Spin to Win Rodeo - - Features - By Ken­dra San­tos

Trevor Brazile has out­worked all oth­ers to be­come the win­ningest cow­boy in his­tory. He’s taken that work ethic to his Re­lent­less line of boots and ap­parel with Ariat. by Ken­dra San­tos

Trevor Brazile is not the best be­cause he’s big­ger and stronger than ev­ery­body else. Brazile is the most ac­com­plished rodeo cow­boy of all time be­cause he’s out­worked all oth­ers, and re­fused to take no—or sec­ond best—for an an­swer. In a word, the win­ningest cow­boy of all time is Re­lent­less.

“It’s al­ways the lit­tle de­tails—the things that don’t get left out—that make you a cham­pion,” said the 23-time world ti­tlist and liv­ing leg­end. “That’s what Re­lent­less means to me. We’re com­bin­ing cow­boy know-how with the cut­ting-edge prod­uct in­no­va­tion Ariat has al­ways been known for. Re­lent­less jeans, shirts, and boots aren’t made to just tol­er­ate the cow­boy life­style—they’re built to en­hance the cow­boy life­style, and help cow­boys per­form and look their best.

“I get to ob­sess on the per­for­mance de­tails with a part­ner whose whole busi­ness is de­voted to mak­ing rid­ers bet­ter ath­letes. Re­lent­less is a spirit of ex­cel­lence, and I’m pretty proud of that. Good isn’t good enough. So far, this has been an amaz-

ing col­lab­o­ra­tion. And we’re just get­ting started. We build th­ese prod­ucts with the cow­boy in mind, and we want to make sure we al­ways have the next best thing.”

Trevor per­son­ally test drives Re­lent­less prod­ucts, so he has hands-on in­put, start to fin­ish.

“I got the very first pair of Ariat boots I ever wore at the NFR (Na­tional Fi­nals Rodeo) one year, and I wore them ev­ery­day when I was home prac­tic­ing—rop­ing in the arena, get­ting wet at the wash rack, and walk­ing around on ce­ment and in deep sand all day,” said Brazile, who owns count­less cow­boy ver­sa­til­ity records, in­clud­ing the ul­ti­mate one with 13 world all-around crowns. “I took those boots ev­ery­where a cow­boy goes for a year, and

handed them back to Ariat at the fol­low­ing NFR.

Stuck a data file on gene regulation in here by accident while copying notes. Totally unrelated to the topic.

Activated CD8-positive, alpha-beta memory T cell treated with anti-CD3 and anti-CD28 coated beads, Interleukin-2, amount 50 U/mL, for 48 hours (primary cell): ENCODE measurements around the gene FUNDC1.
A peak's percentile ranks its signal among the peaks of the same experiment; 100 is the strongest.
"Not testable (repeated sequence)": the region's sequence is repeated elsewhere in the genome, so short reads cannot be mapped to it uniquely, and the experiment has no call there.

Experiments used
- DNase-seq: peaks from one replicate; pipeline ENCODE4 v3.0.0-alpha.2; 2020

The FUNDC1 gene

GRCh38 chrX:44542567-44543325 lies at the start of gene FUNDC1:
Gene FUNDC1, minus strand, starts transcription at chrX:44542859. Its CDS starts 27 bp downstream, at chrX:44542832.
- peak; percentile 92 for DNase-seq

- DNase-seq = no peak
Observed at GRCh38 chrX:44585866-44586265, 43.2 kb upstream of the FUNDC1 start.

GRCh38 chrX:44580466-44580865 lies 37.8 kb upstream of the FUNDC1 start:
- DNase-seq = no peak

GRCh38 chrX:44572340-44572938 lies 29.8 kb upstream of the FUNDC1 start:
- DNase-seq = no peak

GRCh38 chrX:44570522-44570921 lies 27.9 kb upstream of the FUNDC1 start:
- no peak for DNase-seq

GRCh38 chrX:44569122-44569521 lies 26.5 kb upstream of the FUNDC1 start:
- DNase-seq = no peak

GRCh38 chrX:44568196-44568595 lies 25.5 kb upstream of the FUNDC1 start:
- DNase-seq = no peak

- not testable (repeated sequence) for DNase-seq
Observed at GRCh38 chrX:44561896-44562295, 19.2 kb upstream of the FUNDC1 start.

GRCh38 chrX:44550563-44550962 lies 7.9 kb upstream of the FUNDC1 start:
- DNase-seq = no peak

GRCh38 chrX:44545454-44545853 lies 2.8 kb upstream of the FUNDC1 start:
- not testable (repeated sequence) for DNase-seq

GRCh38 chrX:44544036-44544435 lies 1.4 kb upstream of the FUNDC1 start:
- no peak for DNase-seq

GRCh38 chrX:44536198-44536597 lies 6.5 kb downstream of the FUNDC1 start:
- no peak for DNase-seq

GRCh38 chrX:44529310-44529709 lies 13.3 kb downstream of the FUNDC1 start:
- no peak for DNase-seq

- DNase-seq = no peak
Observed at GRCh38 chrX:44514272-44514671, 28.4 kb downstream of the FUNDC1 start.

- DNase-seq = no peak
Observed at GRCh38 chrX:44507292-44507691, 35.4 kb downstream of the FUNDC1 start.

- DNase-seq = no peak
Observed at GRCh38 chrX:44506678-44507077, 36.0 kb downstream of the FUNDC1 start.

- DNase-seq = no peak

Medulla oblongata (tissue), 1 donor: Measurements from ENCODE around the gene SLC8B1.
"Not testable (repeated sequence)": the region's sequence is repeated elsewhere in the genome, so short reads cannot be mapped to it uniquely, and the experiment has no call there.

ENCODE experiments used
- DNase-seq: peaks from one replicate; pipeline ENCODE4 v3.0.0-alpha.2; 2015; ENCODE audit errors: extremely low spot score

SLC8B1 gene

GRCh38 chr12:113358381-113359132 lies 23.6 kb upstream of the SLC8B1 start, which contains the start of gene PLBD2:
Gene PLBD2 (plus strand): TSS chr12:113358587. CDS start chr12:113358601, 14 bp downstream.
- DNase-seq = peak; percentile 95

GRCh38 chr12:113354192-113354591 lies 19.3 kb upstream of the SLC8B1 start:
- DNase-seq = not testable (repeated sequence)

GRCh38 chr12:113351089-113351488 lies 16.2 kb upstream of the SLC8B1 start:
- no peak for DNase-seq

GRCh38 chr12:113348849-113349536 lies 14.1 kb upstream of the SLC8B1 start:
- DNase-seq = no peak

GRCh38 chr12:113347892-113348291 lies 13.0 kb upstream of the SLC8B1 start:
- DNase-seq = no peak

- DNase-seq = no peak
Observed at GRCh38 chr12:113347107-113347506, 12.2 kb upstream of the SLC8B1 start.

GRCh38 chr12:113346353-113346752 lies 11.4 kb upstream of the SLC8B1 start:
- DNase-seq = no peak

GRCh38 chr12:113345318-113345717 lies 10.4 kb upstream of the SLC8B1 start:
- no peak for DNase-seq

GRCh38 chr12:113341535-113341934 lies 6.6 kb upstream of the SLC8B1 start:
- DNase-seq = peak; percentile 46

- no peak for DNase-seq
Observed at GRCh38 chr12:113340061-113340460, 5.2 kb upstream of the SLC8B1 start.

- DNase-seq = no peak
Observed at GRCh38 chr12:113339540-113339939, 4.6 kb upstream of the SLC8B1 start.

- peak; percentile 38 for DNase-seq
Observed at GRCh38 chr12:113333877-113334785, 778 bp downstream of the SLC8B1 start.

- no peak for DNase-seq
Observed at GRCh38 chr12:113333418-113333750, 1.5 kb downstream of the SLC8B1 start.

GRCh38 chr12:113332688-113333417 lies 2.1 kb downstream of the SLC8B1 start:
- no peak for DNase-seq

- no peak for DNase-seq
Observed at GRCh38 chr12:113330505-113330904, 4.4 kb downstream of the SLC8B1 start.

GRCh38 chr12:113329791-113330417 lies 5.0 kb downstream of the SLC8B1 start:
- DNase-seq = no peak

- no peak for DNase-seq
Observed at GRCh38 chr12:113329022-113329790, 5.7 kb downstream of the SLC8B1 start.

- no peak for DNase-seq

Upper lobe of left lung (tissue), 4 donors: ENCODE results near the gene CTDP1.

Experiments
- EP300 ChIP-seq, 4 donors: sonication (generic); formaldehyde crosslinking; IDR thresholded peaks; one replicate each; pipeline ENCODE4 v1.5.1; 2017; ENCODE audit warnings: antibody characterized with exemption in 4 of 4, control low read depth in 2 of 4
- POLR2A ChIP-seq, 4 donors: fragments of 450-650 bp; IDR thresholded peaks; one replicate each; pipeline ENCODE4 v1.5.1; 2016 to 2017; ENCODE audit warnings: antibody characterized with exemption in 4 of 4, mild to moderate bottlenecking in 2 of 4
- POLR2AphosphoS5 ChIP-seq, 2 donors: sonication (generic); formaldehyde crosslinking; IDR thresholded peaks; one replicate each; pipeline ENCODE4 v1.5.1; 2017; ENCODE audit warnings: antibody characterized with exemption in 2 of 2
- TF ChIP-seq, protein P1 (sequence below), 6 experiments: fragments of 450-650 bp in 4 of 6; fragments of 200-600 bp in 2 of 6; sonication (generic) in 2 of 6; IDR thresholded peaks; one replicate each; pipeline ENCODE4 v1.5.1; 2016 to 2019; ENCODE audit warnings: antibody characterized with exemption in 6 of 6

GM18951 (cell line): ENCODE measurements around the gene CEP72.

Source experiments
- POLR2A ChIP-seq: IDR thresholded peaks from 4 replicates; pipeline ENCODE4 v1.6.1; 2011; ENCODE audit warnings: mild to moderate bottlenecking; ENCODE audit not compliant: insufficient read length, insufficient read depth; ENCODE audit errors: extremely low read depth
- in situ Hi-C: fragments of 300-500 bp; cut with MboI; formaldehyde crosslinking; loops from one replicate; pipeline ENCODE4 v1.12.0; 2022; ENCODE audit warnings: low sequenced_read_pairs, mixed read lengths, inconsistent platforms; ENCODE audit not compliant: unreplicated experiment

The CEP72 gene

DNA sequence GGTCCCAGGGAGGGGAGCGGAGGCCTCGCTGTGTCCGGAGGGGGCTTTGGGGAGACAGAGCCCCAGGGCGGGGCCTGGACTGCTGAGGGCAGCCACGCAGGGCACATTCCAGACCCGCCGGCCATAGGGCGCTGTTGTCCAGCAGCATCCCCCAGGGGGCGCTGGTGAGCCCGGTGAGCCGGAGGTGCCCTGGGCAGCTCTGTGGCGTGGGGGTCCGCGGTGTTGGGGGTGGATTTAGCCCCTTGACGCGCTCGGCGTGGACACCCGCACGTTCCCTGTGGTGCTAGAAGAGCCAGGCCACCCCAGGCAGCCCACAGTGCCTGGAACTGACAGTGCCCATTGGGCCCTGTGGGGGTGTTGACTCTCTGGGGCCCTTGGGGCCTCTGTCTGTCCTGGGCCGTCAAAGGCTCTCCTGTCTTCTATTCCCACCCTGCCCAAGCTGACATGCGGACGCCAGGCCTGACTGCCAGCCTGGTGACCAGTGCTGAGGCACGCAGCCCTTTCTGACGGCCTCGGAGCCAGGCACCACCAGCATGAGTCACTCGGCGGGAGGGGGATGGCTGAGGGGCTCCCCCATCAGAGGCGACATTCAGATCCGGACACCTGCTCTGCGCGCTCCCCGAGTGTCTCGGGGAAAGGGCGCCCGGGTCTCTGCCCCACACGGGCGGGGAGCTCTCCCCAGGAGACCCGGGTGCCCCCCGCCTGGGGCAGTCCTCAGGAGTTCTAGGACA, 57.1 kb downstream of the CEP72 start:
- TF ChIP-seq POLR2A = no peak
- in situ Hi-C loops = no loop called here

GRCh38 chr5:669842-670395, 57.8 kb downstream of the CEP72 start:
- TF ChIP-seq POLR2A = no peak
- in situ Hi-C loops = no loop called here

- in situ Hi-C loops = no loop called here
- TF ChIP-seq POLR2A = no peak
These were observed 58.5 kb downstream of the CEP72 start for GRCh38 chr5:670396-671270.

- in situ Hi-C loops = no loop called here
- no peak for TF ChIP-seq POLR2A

“Qual­ity is crit­i­cal to me, and I put them to the test. You can tell from our ex­otic Re­lent­less line that you re­ally can have it all, be­cause they’re a great look­ing boot that I’ve trusted at the high­est level of com­pe­ti­tion—when world cham­pi­onships were on the line—and they out­last ev­ery­thing on the mar­ket.

“We went so far as to build a ma­chine that sim­u­lated a cow­boy with a boot on stick­ing his foot in and out of the stir­rup thou­sands of times a day. We gath­ered data, we tested that data, and we came up with the Ariat Dual Pro® out­sole, which in­cor­po­rates the best of both worlds— leather and rub­ber—so it fits what we do, and is func­tional and com­fort­able. We’re us­ing in­no­va­tion in the Re­lent­less line that isn’t just a first for Ariat—it’s a first in­dus­try­wide.”

The denim in Re­lent­less jeans has some “give” to it. Be­cause the ma­te­rial moves with cow­boys, they don’t have to sac­ri­fice fit, fash­ion, or com­fort.

“In the past, when cow­boys com­plained about not hav­ing enough room in their jeans to do their job, they just bought big­ger jeans,” Brazile ex­plained. “We no longer have to make that choice.”

Fab­rics used for Re­lent­less shirts also go way above and be­yond.

“Re­lent­less is the most tech­no­log­i­cally ad­vanced prod­uct Ariat of­fers, and us­ing the shirts as an ex­am­ple, it’s not only im­por­tant to a cow­boy to have fab­ric that’s mois­ture-wick­ing and wrin­kle-re­sis­tant,” Brazile noted. “We don’t stop there. I went to the der­ma­tol­o­gist four or five years ago, and learned the hard way that wear­ing just any long-sleeve shirt out in the sun is not enough. I had to have skin can­cer re­moved from my shoul­der. Re­lent­less shirts of­fer SPF pro­tec­tion also.”